“Eating too fast leads to poor digestion and poor weight control. The HAPIfork, powered by Slow Control, is an electronic fork that helps you monitor and track your eating habits. It also alerts you with the help of indicator lights and gentle vibrations when you are eating too fast. Every time you bring food from your plate to your mouth with your fork, this action is called: a “fork serving”. The HAPIfork also measures:
- How long it took to eat your meal.
- The amount of “fork servings” taken per minute.
- Intervals between “fork servings”
Hapifork syncs all the information it gathers with your computer so you can carry out a post-meal debrief. It provides you with greed-stats with the underlying aim of shaming you into slowing down and eating less. As one Guardian journalist put it, “nothing tastes as good as a spreadsheet full of mastication-metrics feels”.
Main specs include a companion app for your phone so you can wirelessly sync your fork… a sentence I never thought I’d be saying, see your meal stats in real time, check your time in between fork servings, and most importantly Share your HAPI Moments online with your friends. Because nothing helps you lose weight more than having your friends able to see how often you pick up your fork.
But for a limited time offer you can head over to our website where I will teach you how to make your own weight loss fork with a regular fork and a car battery, this one actually works.
After our nice weight loss meal let’s head down town, parking is always a bitch so I suggest we take another form of transportation, the Velofeet. In 2014 Manuel Alvarez-Icaza, a Scottish inventor, got tired of congestion in his home of Inverness. The solution, according to retired physicist Manuel, lies within a radical invention known as the ‘Velofeet’. With this intriguing contraption, city goers are provided with “a lightweight, manoeuvrable way of travelling short distances”; a new method of transport that is very simple, easy to carry around and incredibly “practical for city centres”.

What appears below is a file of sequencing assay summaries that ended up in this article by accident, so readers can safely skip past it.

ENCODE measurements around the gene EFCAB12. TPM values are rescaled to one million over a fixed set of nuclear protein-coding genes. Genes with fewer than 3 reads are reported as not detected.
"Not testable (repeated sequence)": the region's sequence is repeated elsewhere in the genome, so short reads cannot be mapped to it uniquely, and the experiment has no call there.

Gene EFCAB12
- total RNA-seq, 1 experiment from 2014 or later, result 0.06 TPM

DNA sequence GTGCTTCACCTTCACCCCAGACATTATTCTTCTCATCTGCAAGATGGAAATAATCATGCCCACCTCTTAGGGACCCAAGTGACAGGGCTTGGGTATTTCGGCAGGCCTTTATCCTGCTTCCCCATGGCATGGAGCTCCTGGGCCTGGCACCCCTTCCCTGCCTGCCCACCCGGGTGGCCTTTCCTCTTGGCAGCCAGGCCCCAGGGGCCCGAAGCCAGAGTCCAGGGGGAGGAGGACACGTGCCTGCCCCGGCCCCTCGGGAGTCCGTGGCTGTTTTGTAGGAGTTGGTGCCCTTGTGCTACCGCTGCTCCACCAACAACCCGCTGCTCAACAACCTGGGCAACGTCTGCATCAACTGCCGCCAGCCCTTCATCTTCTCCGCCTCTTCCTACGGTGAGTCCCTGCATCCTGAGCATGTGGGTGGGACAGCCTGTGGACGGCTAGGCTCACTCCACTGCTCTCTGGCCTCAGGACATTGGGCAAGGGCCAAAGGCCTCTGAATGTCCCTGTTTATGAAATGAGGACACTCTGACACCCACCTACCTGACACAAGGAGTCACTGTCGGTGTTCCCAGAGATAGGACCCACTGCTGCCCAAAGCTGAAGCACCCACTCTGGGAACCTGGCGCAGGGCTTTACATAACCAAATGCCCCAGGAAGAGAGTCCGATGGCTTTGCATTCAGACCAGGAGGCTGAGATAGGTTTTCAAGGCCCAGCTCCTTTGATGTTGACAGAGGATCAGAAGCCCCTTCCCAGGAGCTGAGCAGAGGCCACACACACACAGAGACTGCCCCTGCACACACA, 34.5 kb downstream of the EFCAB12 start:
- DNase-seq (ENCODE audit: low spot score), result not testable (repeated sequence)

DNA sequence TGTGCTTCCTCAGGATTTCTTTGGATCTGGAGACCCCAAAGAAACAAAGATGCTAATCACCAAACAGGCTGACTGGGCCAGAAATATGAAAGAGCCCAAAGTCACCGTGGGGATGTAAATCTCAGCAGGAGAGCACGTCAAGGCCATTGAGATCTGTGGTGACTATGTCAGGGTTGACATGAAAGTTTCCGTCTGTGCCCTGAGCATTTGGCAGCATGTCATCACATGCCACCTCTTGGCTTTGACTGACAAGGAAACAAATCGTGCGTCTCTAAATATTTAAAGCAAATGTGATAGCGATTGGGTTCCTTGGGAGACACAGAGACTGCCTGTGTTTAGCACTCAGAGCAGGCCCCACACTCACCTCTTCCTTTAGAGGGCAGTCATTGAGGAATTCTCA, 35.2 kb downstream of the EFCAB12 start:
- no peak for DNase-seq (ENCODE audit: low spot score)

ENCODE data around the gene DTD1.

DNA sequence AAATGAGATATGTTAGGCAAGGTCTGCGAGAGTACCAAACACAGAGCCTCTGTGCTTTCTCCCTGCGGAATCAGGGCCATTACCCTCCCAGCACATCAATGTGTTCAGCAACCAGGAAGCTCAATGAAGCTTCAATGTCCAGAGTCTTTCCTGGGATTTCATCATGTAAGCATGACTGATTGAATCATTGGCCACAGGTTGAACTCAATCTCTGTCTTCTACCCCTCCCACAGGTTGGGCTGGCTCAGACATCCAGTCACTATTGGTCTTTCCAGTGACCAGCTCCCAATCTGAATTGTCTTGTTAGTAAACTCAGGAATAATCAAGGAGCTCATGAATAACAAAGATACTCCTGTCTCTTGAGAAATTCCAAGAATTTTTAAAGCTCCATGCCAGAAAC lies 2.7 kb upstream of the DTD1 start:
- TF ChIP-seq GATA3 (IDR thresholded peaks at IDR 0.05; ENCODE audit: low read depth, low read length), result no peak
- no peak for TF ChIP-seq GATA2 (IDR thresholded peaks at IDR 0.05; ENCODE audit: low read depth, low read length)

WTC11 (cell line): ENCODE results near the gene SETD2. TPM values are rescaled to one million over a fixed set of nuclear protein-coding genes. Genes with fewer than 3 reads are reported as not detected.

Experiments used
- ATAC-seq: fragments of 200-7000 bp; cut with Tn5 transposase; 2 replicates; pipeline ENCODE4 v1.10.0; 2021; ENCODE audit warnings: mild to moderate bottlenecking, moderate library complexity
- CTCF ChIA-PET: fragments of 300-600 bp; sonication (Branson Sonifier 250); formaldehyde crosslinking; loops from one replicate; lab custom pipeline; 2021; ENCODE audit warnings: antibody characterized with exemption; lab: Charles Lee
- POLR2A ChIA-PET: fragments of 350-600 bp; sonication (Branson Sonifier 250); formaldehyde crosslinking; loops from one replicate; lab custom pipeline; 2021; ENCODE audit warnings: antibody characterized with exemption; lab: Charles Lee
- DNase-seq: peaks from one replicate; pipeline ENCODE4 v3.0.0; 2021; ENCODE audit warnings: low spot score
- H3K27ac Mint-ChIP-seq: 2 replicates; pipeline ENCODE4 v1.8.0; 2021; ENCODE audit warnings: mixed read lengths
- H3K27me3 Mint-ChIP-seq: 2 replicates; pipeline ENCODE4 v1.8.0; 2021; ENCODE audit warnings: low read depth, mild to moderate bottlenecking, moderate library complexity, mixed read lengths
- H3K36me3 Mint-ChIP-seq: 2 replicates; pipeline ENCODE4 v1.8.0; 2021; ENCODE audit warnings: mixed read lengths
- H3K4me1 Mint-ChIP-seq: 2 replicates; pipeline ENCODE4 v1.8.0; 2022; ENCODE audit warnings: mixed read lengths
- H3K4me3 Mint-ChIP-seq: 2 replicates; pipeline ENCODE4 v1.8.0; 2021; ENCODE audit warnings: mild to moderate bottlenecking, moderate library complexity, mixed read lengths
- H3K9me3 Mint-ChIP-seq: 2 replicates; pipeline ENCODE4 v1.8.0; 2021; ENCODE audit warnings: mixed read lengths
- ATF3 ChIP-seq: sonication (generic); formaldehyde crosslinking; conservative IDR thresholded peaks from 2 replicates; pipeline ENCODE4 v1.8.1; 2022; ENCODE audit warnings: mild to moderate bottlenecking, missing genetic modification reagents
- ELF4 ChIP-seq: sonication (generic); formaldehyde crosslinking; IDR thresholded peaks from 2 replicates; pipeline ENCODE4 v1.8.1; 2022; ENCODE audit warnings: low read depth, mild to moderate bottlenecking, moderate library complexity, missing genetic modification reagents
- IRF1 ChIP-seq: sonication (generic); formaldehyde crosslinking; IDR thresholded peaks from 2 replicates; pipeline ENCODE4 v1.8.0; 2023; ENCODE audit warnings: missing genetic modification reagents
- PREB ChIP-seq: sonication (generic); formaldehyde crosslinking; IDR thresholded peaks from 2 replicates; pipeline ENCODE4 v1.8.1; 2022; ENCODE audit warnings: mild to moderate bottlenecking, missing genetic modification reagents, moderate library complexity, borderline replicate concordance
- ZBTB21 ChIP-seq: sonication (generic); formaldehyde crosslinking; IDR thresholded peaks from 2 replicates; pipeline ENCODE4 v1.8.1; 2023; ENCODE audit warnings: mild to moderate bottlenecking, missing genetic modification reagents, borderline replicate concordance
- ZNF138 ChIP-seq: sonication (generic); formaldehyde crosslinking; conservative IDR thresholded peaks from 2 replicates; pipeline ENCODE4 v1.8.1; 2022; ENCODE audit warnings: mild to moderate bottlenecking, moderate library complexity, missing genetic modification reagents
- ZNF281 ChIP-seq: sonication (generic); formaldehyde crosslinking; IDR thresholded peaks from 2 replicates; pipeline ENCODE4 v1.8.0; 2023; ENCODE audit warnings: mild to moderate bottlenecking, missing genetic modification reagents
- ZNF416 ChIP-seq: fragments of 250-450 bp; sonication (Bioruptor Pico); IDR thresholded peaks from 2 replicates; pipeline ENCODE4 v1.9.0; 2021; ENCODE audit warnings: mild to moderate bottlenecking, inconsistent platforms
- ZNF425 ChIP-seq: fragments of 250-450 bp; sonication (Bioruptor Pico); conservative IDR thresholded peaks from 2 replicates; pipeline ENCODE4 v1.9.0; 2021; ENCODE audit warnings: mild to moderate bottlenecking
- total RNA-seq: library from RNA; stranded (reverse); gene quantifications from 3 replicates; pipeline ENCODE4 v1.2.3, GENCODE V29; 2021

In reality we have a contraption that largely resembles a glorified unicycle minus the pedals (but with training wheels), which is essentially propelled by somebody sitting with their legs astride the wheel and ‘walking’. In order to change direction / stop, the rider is required to bust some moves similar to those last seen in Boogie Nights or Saturday Night Fever.
Now what about bikes you might ask? They are easier to get and you look alot less foolish getting from point a to b. Well Manual says: ‘Travelling by bike has other problems – you are afraid to leave it anywhere in case it is stolen and it takes up a lot of space.
‘What I wanted to produce is something that is very simple, very light and is easy to carry around with you.”
He concedes climbing hills may be a problem but says:
‘It would still be worth carrying your Velofeet uphill because you will get the benefit of it going downhill. And the Velofeet will be very light to carry.’
We have a full-ish stomach and transport but I am horrible with directions and also, I did, just get my nails done and I don’t want to muck up my phone screen. So good thing the Binatone Carrera S350 navigator exists for us. This is a sat nav created specifically for people in my situation.